1. Should Britain adopt a written constitution?

    long pages of articles, statutes and etc such as the India and USA and those being very complicated on reading them itself.

  2. To what extent have constitutional reforms introduced since 1997 made the UK more democratic?

    happy with the outcome, the first London mayor, Ken Livingstone introduced TFL, which revolutionised travelling around London, and is often revered around the world as the best transport system of any country. It can be argued whether or not the addition of a mayor who doesn?t have much real power

  1. Constitutional reform since 1997 has not gone far enough Discuss 40 marks

    For example in the anti-terrorism act, this gave police greater power and the Freedom of information Act 2000 has been partly effective because it enabled us to have access to government information and other aspects of government. Furthermore, through the judge?s interpretation of HRA, judges can ?rewrite? legislations and this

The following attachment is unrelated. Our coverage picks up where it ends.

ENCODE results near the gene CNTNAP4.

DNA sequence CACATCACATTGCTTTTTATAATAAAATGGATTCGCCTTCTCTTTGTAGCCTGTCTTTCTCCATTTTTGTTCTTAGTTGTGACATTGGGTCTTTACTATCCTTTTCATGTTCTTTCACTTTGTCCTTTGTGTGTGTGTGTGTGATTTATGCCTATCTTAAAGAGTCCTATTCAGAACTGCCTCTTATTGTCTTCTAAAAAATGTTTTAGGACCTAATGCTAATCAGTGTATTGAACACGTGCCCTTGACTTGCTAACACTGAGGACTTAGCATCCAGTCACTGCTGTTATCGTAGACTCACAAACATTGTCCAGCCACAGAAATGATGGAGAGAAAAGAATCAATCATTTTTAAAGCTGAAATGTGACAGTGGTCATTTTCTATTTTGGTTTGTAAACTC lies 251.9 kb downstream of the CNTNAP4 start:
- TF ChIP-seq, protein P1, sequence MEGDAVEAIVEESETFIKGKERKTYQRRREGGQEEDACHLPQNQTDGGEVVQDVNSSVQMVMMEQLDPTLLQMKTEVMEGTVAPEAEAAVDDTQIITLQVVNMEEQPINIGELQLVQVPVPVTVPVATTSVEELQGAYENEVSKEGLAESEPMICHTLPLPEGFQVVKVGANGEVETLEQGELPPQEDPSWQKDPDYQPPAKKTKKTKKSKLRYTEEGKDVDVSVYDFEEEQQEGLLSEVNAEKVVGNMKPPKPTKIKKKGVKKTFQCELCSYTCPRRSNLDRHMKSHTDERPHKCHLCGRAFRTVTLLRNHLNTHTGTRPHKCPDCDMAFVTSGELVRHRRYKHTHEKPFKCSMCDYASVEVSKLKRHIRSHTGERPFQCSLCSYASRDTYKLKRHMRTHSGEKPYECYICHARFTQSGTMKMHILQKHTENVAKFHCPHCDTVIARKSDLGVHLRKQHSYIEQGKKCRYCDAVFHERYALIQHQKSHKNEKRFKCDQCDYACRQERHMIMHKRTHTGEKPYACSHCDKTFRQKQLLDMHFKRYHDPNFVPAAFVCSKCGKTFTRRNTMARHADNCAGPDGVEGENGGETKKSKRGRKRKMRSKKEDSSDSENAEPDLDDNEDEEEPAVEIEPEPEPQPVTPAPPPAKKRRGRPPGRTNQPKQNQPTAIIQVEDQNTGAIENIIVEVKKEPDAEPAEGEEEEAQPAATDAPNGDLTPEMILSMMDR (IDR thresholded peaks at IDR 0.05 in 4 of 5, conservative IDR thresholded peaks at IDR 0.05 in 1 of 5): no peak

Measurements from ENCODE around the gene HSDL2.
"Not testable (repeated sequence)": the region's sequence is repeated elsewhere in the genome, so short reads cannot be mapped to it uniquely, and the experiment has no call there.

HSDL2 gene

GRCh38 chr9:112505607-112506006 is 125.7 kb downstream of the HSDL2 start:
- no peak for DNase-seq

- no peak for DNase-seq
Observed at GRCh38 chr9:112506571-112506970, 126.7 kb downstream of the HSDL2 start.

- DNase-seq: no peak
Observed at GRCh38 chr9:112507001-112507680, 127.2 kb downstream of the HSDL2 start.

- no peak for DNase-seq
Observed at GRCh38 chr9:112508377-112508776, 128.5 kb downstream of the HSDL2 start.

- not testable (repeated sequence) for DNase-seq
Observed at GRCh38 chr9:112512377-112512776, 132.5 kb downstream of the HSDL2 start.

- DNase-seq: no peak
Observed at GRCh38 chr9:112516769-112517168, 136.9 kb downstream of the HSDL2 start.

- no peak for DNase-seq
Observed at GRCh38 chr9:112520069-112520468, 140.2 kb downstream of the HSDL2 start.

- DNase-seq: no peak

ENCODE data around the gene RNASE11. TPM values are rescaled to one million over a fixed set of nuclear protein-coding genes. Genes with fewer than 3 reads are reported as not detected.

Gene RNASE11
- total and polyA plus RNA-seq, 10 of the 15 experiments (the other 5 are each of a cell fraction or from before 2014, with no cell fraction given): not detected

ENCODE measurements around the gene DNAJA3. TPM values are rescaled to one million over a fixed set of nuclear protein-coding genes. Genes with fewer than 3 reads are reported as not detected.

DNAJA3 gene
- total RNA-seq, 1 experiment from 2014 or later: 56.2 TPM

2. How Red Is Ed Miliband?

    his brother, who said he would keep the 50p rate only for one parliament. The Economy - Left Miliband has followed the political fashion in saying that the economy had got too dependent on fiance, and too unbalanced as a result.

  • Over 160,000 pieces
    of student written work
  • Annotated by
    experienced teachers
  • Ideas and feedback to
    improve your own work